Different Ways You Can Feed Your Backyard Chickens
Chickens are omnivores and will eat just about anything, including non-food items. Did you know there are numerous ways to feed chickens?
Considering different ways to feed backyard chickens can help you give your chickens a varied diet and control feed costs.
What Are the Different Ways of Feeding Chickens?
To introduce something new to their diet, you can feed your chickens with:
- Layer feed: If you have egg-laying chickens, try layer feed. Layer feed such as 16% Organic Egg Layer Crumbles from Nature’s Best Organic Feeds are carefully formulated with all the necessary nutrients. A quality formula ensures your chickens have the nutritional support they need at every stage.
- Foraging: Chickens love to roam and find their own food. If you can create a pasture or foraging spot for them in your yard so they can go free-range, your chickens will be happy with the various plants and insects they can scratch up. When setting up a free-range spot, however, keep in mind chickens can damage a flower, fruit, herb or vegetable garden. You may want to give them their own designated area.
- Grains: Lentils, wheat, millet, oats, cracked corn, and rice, among other grains, are beneficial for chickens.
- Vegetation: Almost anything you put into your compost, including weeds, fruit and vegetable scraps, grass clippings and more, will be appreciated by your chickens.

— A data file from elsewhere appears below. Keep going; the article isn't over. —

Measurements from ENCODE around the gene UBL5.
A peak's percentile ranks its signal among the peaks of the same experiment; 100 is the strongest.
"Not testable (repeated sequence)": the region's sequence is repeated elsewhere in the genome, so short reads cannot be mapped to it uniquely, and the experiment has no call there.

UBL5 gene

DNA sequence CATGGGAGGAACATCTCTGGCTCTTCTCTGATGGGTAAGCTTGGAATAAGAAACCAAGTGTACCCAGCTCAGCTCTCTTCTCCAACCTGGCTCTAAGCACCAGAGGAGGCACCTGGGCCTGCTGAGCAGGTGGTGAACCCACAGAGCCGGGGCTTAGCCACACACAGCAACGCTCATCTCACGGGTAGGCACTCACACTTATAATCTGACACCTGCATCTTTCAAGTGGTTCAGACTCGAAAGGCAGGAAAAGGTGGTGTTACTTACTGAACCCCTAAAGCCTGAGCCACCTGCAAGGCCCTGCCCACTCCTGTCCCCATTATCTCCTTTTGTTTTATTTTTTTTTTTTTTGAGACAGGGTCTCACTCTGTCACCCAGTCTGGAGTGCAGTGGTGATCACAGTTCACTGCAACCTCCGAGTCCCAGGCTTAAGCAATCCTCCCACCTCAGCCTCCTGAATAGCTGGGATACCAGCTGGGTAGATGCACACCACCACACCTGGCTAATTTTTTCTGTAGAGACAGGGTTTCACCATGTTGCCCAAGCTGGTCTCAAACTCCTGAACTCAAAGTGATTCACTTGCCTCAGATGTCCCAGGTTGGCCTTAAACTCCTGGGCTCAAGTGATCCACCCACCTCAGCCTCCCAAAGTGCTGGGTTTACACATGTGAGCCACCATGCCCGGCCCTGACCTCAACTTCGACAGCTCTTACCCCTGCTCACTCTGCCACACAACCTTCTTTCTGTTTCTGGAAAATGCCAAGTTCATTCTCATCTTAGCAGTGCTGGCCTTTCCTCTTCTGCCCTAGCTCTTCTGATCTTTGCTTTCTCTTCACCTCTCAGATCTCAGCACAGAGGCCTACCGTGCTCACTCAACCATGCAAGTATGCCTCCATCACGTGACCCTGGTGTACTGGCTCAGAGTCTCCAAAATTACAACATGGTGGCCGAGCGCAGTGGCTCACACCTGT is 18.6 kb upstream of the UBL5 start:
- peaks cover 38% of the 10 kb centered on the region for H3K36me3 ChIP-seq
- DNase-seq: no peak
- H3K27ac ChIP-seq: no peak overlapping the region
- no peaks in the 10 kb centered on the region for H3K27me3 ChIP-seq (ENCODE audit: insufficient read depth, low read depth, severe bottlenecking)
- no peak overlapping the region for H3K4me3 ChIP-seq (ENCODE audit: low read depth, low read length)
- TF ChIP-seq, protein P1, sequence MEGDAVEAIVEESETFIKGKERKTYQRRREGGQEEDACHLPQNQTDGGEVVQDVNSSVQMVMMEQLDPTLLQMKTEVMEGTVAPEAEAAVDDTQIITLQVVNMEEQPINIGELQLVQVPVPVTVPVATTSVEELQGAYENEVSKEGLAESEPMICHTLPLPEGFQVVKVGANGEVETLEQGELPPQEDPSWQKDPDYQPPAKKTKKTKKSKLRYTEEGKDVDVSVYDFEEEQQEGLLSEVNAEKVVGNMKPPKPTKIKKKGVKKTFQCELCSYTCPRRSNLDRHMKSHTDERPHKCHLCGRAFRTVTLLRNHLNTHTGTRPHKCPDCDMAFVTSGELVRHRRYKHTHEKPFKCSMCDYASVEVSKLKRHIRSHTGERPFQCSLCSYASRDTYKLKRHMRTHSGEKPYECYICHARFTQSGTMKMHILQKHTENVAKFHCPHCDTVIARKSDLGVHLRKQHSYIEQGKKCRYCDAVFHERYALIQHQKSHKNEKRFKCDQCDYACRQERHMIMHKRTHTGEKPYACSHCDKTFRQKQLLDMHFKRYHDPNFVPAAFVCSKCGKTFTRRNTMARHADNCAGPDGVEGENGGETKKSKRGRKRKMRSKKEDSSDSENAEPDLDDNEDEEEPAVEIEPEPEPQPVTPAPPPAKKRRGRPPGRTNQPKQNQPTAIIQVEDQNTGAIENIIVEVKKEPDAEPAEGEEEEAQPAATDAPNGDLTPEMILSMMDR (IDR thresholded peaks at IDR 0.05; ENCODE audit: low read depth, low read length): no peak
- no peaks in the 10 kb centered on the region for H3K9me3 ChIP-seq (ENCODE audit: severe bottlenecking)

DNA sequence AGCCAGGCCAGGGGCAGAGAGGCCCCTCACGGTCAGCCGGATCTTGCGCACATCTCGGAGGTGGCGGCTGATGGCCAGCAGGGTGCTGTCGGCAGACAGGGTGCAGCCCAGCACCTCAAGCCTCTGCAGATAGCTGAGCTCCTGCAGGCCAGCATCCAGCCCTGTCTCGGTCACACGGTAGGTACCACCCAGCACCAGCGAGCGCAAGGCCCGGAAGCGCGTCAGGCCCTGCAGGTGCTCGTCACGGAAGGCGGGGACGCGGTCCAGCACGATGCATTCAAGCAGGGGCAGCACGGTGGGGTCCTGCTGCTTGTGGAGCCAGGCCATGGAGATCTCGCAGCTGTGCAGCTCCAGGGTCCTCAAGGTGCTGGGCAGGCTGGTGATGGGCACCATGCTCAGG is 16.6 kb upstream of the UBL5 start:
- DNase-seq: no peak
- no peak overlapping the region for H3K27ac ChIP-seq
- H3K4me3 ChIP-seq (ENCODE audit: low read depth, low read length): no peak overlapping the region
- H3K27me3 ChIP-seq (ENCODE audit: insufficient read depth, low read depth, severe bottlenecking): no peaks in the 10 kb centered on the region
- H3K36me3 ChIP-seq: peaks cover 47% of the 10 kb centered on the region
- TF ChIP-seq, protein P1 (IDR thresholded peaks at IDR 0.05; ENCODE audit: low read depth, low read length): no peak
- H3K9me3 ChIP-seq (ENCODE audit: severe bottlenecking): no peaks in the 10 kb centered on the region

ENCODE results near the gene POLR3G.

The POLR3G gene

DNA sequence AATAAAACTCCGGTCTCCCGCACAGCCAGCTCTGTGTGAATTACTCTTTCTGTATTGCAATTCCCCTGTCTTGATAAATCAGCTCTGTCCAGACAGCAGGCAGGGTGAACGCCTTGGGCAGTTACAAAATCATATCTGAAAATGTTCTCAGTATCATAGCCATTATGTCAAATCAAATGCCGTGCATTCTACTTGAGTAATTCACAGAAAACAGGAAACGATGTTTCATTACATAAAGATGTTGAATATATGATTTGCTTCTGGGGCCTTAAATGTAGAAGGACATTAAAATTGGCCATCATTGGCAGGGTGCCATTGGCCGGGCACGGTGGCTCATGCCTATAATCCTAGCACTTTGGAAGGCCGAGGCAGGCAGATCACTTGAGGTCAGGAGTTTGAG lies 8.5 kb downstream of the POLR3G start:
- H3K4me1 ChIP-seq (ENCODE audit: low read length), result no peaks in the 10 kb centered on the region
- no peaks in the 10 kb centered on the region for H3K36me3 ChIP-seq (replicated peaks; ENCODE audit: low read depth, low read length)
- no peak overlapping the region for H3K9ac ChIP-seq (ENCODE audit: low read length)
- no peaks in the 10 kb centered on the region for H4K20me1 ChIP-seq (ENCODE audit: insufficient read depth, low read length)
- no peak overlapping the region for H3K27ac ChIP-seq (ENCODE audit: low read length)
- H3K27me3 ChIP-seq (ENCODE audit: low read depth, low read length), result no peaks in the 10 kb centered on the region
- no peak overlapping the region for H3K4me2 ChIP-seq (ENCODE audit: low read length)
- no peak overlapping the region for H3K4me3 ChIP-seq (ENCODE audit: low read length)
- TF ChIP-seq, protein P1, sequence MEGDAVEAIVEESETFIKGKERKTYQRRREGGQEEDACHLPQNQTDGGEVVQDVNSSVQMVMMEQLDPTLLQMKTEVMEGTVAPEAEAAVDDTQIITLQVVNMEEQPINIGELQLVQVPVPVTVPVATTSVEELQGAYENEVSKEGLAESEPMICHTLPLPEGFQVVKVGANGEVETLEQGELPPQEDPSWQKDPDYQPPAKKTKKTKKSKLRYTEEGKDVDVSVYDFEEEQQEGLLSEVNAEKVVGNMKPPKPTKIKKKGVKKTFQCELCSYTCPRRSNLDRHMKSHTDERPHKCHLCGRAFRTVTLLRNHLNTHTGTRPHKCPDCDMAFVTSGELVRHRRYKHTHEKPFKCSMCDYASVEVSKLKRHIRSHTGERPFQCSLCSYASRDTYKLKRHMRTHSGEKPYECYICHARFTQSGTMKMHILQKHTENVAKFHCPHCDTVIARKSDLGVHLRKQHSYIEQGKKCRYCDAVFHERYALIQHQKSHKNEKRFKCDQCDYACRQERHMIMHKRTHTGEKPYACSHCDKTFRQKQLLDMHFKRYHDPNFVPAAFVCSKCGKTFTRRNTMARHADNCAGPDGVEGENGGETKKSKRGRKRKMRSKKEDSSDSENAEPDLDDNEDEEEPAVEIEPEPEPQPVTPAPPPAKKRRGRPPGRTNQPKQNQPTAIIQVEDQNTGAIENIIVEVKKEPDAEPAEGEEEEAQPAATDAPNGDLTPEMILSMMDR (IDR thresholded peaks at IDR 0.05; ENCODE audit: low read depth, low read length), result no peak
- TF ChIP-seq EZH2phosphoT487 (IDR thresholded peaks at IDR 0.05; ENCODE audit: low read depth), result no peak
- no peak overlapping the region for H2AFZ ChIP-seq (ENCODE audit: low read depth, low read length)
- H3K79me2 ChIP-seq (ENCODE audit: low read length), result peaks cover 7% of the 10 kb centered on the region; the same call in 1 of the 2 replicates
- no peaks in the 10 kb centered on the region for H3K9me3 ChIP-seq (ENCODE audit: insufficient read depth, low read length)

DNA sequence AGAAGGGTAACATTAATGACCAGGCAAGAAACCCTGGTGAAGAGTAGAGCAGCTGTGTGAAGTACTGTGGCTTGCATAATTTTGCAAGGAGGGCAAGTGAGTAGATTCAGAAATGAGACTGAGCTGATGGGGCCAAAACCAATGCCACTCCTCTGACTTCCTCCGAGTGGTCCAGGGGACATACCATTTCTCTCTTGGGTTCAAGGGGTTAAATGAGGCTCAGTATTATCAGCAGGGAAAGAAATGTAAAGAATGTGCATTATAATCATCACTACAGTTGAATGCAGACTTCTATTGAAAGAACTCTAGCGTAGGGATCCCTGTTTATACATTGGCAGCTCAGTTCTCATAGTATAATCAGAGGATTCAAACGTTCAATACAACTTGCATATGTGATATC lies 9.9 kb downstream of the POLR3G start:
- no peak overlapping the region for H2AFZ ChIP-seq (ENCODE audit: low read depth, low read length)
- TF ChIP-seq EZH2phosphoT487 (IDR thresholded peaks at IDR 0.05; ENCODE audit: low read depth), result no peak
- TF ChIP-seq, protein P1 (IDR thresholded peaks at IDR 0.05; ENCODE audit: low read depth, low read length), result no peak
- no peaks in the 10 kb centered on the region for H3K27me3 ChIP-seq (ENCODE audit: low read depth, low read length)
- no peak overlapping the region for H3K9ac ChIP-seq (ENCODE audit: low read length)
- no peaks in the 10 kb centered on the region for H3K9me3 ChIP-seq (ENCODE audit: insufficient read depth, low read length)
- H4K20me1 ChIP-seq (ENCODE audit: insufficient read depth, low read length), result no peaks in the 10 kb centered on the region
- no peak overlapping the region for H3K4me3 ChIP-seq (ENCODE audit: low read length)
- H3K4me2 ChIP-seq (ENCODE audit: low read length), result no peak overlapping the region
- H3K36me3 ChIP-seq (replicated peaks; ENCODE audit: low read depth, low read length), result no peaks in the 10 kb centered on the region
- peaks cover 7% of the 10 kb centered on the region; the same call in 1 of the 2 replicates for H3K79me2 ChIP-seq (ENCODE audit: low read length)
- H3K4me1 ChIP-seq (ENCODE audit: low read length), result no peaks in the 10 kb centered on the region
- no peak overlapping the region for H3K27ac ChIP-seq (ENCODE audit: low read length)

- Human food: Chickens will eat just about anything, including plain Greek yogurt, cooked meat, leftovers, table scraps, stale bread, pizza, and many other things. Do not give your chickens anything too salty or too filled with sugar, but they can eat most foods that you do.
- Insects: Mealworms are a terrific snack for chickens, and they’re full of nutrients. You can purchase mealworms frozen or live.
- Soaked feed: Soaking feed or fermenting it aids with digestion — chickens may need less feed when they eat it soaked. You can soak your own feed by covering it with water for 24 hours, keeping the water about three inches above the feed. You can ferment the feed by letting it sit for up to four days. Fermenting and soaking work best with feed other than pellets, which can fall apart in water. Crumbles, whole grain, or mash is ideal.
- Fodder: Fodder is grass or grain grown without soil, forming a solid mat of roots. Chickens consume every part of the fodder, and this feed is rich in nutrients. You can grow your own fodder by planting grains or grass in a shallow container. Pour up to two inches of grains in a shallow dish and keep them damp, but not soaked, for about seven days. By then, you will have a dense mat of fodder to feed your chickens.
Try a New Way to Feed Your Chickens With Nature’s Best Organic Feeds
Nature’s Best Organic Feeds is a family-owned and operated company with almost 75 years of experience in the industry! We offer a range of livestock and poultry products both in bagged and bulk amounts. For your peace of mind, our chicken feed is organic, non-medicated, and Non-GMO Project-Verified. We are passionate about quality and have created a range of products to nutritionally support your chickens through every stage of their lives. Check out our store locator to find feed near you.